Six Top Tips for Managing Mouth Ulcers

Six Top Tips for Managing Mouth Ulcers

About one in five of us are affected by mouth ulcers at some point in our life. They are typically small ulcerations or lesions that can appear anywhere inside the mouth – on the gums, on the inside lining of the mouth, the tongue, and the inside of the lips. Although mouth ulcers are usually benign and disappear of their own accord after a week to fourteen days, they can be incredibly painful whilst present, and often cause the sufferer to restrict their diet and fluid intake for fear of irritating the sore. Consequently, it’s useful to know how best to treat mouth ulcers to reduce the impact they have on your normal routine. Here are our top six tips for coping with them.

Mouth Ulcer Prevention

  1. Look after your mouth – cleaning your teeth every morning and evening, flossing, and visiting the dentist regularly all help to ensure your basic oral health.
  2. Avoid being overly aggressive in your dental hygiene routine. Brushing or flossing too vigorously, or careless use of a toothpick could cause you to damage your mouth – the most common cause of mouth ulcers.
  3. If you know you are prone to ulcers (there is evidence to support that regular sufferers have a genetic predisposition for them), try switching to a toothpaste which doesn’t contain sodium lauryl sulphate.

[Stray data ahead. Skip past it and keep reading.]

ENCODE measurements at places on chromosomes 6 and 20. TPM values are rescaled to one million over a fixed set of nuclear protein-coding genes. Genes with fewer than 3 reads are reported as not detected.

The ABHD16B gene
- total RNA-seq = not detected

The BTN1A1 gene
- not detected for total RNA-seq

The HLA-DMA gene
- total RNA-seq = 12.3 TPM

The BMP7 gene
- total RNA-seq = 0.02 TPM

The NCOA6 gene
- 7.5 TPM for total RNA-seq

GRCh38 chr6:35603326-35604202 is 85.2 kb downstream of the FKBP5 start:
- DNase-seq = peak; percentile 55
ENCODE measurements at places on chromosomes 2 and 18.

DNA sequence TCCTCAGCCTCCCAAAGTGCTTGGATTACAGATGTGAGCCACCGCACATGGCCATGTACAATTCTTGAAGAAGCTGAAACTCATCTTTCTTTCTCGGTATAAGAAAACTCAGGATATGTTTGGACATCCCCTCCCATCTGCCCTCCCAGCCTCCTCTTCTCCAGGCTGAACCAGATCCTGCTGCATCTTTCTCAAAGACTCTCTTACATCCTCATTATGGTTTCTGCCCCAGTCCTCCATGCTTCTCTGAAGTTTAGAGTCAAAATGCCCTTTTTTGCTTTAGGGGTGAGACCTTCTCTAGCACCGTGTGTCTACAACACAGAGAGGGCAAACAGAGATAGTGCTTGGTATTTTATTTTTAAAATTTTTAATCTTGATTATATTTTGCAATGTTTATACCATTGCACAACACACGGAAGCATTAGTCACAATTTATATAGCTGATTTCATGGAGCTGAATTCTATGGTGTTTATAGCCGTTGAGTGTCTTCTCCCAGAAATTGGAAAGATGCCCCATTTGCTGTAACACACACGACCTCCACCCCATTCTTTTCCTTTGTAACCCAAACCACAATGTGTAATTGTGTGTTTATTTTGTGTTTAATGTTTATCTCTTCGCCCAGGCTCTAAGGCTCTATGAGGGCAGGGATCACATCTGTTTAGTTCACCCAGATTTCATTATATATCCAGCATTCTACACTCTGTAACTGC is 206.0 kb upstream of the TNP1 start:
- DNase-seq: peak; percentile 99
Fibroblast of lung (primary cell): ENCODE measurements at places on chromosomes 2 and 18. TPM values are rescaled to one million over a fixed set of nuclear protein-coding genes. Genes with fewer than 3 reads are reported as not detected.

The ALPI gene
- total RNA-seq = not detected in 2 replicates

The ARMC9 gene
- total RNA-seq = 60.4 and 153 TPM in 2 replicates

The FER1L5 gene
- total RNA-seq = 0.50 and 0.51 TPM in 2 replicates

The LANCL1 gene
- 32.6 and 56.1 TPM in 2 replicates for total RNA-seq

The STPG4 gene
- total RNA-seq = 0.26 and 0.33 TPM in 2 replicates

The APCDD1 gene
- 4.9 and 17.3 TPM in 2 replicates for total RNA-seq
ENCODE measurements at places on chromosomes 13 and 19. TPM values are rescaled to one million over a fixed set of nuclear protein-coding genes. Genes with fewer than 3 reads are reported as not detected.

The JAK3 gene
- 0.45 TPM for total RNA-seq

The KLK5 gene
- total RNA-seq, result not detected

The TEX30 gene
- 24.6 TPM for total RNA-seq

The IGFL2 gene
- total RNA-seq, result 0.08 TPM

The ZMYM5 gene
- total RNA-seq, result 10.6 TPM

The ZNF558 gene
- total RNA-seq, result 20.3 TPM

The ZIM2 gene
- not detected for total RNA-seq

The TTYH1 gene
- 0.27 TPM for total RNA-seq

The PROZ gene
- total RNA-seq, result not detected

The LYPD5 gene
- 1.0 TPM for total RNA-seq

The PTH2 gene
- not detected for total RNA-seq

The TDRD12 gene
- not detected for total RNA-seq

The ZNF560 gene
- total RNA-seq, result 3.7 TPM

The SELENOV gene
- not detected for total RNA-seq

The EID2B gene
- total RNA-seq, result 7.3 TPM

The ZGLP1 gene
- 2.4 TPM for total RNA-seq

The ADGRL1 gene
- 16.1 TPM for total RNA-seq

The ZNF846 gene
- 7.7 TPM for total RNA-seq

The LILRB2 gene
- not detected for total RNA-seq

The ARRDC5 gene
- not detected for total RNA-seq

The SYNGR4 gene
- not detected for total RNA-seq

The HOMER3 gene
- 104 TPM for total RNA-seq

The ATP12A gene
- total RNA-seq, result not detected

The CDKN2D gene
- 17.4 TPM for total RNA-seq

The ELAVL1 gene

4. Avoid too many salty, spicy foods and any foods you may have developed an intolerance to.
  5. Eat a mineral and vitamin-rich diet. One contributing factor to ulceration is a deficiency in B vitamins, vitamin C and iron. For more info on diet click here.

Mouth Ulcer Treatments

  1. You can purchase a variety of gels and liquids from the pharmacy or supermarket. These soothe the pain and promote healing by coating the sore with a protective layer.

Adopting one or several of these top tips can help you with both the prevention and treatment of mouth ulcers.

Anbesol Adult Strength Gel, for mouth ulcer pain relief. Always read the label. Not for use in infant teething.

References:

https://patient.info/oral-dental-care/mouth-ulcers-leaflet
https://www.natureword.com/tag/foods-that-cause-mouth-ulcers
https://www.nhsinform.scot/illnesses-and-conditions/mouth/mouth-ulcer

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